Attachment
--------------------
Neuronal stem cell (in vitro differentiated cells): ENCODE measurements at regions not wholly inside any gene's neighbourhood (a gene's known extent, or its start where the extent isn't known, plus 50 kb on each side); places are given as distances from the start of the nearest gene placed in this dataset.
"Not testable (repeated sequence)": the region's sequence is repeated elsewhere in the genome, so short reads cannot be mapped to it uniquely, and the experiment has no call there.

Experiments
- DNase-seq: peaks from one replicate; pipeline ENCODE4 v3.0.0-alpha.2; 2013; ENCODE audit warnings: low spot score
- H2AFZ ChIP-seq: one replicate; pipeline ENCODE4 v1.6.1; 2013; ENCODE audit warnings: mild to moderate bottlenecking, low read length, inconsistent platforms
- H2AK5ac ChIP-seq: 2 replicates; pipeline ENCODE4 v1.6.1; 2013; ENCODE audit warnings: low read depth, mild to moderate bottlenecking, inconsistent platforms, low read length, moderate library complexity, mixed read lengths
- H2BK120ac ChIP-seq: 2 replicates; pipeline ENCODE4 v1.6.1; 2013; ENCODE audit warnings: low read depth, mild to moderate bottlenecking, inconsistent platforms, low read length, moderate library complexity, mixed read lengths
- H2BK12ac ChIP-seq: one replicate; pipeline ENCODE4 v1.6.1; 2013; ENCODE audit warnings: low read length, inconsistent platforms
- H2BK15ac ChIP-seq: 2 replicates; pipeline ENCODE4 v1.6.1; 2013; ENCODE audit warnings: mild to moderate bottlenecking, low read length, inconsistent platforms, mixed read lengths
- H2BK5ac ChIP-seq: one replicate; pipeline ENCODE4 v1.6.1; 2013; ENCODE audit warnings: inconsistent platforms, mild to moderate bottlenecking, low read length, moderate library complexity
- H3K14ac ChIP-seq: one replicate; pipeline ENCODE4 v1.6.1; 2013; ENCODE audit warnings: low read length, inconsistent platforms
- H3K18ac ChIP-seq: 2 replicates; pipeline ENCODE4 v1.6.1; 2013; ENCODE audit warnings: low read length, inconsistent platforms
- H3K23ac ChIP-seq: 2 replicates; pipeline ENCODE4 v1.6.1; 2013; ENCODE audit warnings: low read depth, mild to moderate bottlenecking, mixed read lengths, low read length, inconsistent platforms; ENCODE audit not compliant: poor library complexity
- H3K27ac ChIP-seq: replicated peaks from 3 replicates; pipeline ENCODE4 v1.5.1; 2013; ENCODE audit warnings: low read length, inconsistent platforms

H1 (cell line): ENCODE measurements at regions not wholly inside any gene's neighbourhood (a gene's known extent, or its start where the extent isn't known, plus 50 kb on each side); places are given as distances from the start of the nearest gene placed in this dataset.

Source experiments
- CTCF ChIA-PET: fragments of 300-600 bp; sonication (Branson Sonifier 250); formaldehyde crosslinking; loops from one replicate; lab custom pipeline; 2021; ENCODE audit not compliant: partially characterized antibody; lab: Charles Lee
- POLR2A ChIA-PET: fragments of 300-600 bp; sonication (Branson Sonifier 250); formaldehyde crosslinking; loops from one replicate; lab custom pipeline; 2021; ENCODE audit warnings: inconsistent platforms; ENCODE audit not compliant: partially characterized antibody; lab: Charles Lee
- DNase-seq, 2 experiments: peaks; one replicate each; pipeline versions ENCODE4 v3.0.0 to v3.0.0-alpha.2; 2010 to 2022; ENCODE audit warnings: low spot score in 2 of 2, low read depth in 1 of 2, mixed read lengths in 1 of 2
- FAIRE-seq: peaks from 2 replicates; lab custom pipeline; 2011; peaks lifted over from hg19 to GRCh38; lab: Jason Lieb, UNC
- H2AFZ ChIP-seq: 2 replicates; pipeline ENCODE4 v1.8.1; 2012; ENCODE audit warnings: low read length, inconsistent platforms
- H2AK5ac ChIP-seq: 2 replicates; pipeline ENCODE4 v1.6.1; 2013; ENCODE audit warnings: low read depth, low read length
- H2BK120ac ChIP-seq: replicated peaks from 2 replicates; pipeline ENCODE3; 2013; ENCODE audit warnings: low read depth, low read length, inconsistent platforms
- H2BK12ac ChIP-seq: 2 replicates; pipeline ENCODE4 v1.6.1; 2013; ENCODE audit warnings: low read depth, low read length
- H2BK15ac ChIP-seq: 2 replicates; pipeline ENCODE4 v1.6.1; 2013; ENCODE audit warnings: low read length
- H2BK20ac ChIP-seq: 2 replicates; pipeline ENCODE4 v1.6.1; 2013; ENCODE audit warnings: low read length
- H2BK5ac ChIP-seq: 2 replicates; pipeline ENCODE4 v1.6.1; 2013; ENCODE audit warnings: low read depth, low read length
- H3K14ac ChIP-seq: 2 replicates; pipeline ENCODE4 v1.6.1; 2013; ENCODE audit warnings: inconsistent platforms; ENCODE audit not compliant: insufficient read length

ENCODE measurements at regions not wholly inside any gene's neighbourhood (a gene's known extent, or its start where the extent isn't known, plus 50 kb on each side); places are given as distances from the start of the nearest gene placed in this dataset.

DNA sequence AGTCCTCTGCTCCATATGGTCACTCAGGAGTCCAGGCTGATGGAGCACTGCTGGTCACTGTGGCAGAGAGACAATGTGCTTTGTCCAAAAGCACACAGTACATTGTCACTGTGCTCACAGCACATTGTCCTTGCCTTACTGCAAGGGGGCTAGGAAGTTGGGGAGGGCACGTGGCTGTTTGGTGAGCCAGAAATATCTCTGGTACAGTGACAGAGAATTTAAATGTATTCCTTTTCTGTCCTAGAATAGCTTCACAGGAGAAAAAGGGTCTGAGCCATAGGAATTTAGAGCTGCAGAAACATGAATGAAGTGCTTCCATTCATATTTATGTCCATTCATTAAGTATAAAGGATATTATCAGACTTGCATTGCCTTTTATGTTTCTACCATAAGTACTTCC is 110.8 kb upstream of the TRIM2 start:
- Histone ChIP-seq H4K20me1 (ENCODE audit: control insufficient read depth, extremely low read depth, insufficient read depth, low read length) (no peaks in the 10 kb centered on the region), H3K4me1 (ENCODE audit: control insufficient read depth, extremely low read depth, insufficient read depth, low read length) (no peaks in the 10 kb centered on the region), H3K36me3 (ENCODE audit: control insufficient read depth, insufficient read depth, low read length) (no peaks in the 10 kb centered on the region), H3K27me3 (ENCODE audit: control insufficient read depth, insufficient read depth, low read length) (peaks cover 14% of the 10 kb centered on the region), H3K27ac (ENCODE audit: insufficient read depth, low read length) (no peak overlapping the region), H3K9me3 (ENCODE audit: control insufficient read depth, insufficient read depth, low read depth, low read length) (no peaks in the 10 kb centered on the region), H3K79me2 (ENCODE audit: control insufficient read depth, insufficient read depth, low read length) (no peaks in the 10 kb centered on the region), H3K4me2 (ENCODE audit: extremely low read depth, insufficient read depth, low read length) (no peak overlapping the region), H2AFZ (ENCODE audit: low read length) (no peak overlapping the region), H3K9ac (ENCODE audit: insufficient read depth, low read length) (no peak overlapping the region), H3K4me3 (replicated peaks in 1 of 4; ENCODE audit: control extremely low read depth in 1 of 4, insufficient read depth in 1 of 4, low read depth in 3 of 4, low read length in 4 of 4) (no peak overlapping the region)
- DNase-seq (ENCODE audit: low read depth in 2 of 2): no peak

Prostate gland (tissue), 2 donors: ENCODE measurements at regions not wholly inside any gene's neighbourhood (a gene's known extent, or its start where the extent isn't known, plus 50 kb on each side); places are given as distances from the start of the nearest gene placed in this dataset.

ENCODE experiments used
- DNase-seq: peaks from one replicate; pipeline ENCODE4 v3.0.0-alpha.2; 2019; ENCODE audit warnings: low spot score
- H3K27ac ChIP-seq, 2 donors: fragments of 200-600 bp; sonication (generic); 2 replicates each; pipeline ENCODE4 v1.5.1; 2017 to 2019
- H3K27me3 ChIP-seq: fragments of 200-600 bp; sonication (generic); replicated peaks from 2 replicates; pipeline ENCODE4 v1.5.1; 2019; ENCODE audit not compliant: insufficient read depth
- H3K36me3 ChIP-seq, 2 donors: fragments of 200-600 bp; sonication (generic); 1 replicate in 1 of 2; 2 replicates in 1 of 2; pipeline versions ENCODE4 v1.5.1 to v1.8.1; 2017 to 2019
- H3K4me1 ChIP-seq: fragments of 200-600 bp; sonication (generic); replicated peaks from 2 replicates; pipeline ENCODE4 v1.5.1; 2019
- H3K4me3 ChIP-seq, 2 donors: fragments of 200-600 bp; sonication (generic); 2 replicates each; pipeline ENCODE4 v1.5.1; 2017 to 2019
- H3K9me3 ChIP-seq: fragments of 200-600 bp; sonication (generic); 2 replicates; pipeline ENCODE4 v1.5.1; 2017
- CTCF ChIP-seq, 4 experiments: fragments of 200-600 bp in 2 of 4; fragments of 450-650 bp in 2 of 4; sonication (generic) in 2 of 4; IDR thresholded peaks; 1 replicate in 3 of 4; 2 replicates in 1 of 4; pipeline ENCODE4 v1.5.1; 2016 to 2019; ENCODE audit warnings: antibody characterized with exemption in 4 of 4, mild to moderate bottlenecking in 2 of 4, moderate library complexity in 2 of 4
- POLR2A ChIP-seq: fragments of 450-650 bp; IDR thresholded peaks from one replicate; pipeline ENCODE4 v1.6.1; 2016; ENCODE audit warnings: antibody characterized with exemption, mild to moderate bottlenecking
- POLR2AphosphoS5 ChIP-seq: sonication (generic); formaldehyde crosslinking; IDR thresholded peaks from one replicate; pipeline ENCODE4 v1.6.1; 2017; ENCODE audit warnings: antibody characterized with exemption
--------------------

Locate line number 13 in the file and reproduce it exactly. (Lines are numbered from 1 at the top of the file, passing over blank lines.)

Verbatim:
- H3K23ac ChIP-seq: 2 replicates; pipeline ENCODE4 v1.6.1; 2013; ENCODE audit warnings: low read depth, mild to moderate bottlenecking, mixed read lengths, low read length, inconsistent platforms; ENCODE audit not compliant: poor library complexity